Dispelling a Myth: Viewing RAW is Impossible

"There is not much sense in RAW viewers - one can't view "RAW images" anyway because RAW is not an image at all".

Yes, how often do we hear this myth: RAW is not an image. This particular misconception is extremely convenient and is often used as an excuse by those trying to explain why it is only natural that most image viewers display embedded JPEG instead of RAW, JPEG-based histogram instead of RAW histogram, and over- and underexposure overlays derived from JPEG previews instead of calculating over- and underexposure indication based on RAW data.

The culprit here is that a JPEG is considered to be instantly viewable, because it contains a "processed image", while a RAW needs conversion ("development"), as it is a "latent image". Well, first of all, a JPEG can't be displayed without heavy pre-processing, more on this later. Second, the time needed to convert RAW is not a reason to refuse displaying it; instead, it is the reason to put some effort into speeding the conversion up.

In fact, RAW is an image, but in a less familiar format. What is said to set RAW data apart from traditional images:

1. "The color on RAW data is wrong"

This is a "color space mismatch" issue.

Every image has a "color space" implicitly or explicitly associated with it, and it needs to be respected. To display an image correctly we need to convert it from the associated "color space" to monitor color space, otherwise the color looks off and may even look funny.

A RAW image is recorded in the sensor's "color space." So nothing is really new here. As usual, all we need to do is assign adequate "color space" to the data. This color space is derived from sensor characterization, pretty much the same way we do it with scanners.

2. "RAW images are very dark"

In fact it is a mismatched Gamma (γ) issue.

RAW images are linear, that is they have γ=1.0 and thus look dark (underexposed) and flat if the correct Gamma γ=1.0 is not assigned to data.

This is not really a difference because any popular image format can be coded with any Gamma value. To display an image correctly, be it RAW, TIFF, JPEG, or PNG, we always take Gamma into account, otherwise the image looks either under- or over-exposed, with wrong contrast.

It is quite obvious that to solve 1. and 2., all one needs is banal color management. It is the same for TIFF files and for RAW files.

3. "RAW data is mosaicked"

Yes, it is most often mosaicked (Bayer pattern RGBG) data, meaning we don't have RGB triplets for each pixel. No big deal. With JPEG images we also do not have full color data at each pixel location; moreover - internally, a regular JPEG does not even contain RGB data. It contains something like YCbCr 4:2:0 data, which needs to be interpolated before displaying. In both cases - either JPEG or RAW - we need to apply some unpacking and interpolation procedures to display the image. However, JPEG is a recognized image format, and thus RAW also should be recognized as an image format.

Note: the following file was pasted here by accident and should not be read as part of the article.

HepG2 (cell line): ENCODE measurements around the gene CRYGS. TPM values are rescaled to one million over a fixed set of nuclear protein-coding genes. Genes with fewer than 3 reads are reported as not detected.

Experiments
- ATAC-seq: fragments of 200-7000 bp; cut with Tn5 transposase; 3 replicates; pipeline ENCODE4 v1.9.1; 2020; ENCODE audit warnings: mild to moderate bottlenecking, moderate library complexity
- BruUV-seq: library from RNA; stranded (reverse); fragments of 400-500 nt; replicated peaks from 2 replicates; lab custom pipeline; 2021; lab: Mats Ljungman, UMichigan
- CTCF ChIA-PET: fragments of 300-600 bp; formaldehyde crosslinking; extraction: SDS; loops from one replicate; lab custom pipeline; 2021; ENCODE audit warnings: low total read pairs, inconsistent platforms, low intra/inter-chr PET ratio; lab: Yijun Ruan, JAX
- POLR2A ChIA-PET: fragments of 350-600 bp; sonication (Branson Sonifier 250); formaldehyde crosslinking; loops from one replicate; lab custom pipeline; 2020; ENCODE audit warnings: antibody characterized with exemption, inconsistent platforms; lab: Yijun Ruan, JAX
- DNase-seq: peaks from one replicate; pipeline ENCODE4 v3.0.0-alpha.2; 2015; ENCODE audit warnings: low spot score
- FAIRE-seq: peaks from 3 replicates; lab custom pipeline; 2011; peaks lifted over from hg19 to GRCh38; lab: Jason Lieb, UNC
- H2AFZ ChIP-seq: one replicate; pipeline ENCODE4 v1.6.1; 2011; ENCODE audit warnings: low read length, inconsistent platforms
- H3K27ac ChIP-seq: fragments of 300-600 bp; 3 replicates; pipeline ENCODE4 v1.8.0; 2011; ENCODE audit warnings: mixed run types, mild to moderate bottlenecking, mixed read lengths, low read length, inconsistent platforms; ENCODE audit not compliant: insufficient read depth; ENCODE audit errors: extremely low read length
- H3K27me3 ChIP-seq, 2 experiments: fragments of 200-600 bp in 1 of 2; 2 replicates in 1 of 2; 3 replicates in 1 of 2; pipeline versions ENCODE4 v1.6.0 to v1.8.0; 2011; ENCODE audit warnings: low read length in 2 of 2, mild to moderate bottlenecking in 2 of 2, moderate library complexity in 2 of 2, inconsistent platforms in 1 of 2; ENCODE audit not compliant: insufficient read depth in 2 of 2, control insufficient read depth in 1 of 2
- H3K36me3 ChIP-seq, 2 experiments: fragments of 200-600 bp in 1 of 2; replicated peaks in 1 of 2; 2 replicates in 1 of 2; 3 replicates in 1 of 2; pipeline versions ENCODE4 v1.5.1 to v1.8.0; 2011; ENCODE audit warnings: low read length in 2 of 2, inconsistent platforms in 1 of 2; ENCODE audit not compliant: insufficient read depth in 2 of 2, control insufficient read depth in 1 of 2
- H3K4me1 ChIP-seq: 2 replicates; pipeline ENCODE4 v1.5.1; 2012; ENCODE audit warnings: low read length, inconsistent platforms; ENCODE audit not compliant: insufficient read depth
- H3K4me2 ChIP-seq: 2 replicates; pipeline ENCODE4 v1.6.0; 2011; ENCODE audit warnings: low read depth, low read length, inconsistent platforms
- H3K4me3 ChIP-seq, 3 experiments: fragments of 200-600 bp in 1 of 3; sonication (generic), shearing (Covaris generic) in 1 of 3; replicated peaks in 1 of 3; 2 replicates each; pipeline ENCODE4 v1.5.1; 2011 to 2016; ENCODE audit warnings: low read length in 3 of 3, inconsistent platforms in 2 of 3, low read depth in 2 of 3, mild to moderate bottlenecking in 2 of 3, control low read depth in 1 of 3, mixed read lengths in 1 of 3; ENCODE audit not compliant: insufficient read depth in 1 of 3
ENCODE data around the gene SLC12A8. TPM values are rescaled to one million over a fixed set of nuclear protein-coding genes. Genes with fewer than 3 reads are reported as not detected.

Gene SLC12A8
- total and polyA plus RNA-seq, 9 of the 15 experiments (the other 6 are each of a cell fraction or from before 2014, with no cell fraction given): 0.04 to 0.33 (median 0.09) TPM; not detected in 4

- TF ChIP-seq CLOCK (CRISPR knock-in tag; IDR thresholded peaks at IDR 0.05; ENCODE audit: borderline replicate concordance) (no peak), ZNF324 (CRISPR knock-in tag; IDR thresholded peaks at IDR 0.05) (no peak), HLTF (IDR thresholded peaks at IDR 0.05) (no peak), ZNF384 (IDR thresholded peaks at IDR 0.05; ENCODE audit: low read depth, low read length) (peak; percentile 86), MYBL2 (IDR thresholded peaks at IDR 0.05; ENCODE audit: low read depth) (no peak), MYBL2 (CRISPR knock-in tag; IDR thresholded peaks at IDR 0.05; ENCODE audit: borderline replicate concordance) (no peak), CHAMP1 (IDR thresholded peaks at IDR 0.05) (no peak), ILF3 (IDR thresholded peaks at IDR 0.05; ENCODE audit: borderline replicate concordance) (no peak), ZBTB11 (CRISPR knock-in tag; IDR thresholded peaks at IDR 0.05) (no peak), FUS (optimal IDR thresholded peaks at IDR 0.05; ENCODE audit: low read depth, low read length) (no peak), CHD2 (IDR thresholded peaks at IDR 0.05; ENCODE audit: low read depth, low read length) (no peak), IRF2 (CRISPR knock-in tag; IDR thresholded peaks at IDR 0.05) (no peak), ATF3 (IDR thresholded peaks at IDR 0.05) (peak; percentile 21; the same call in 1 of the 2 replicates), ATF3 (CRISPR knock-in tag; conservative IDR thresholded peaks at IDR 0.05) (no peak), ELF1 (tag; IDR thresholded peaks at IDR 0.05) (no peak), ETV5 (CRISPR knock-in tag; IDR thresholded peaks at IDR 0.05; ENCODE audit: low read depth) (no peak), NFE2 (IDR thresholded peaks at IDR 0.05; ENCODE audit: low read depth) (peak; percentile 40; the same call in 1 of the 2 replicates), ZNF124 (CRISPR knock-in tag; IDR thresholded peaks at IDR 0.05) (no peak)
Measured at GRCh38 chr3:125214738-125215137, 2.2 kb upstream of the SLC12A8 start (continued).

4. "RAW is open for interpretation; and not a final image"

Well, even more reasons to display RAW for culling.

Generations of photographers have found contact sheets and index prints indispensable -- while contact sheets and index prints do not represent the final photo, they are very useful for culling based on 5 criteria: subject, composition, exposure, focus, grain (noise, if we are in digital domain). Good index prints are not "interpreted" in any way, instead they look a tad dull and undersaturated, as they try to convey everything we captured, from details in deep shadows to details in extreme highlights, without any clipping, compressing, and other artistic tools we apply for final prints.

That's what a RAW viewer is for, too - to allow selecting images based on full information available in RAW data, displayed on your monitor. Not to mention that selecting RAW shots is a task different from processing them, and as such it needs a different set of tools.

In summary, to display a RAW image one needs to use an adequate color space (white balance is a part of this), the internal data format, one must account for linear Gamma, compose RGB triplets, and it is very important to know how to unpack RAW data fast enough to not cause discomfort. That is what we do in FastRawViewer.

FastRawViewer gives you a fast, accurate viewing of the actual image data you captured. No compression, no color gamut limitations imposed by in-camera processing, no deceptive histogram, and all over- and under-exposure warnings right from RAW data.


Adobe Lightroom either displays my Nikon photos as .NEF, supposedly raw files or as .DNG, referred to as digital negatives. So are we not seeing the raw file & its histogram in Lightroom?

When any setting / user control is changed, Lightroom displays the changed histogram, and the image view changes also; while raw data doesn't change. That means that neither the raw data, nor raw histogram are displayed in Lightroom.

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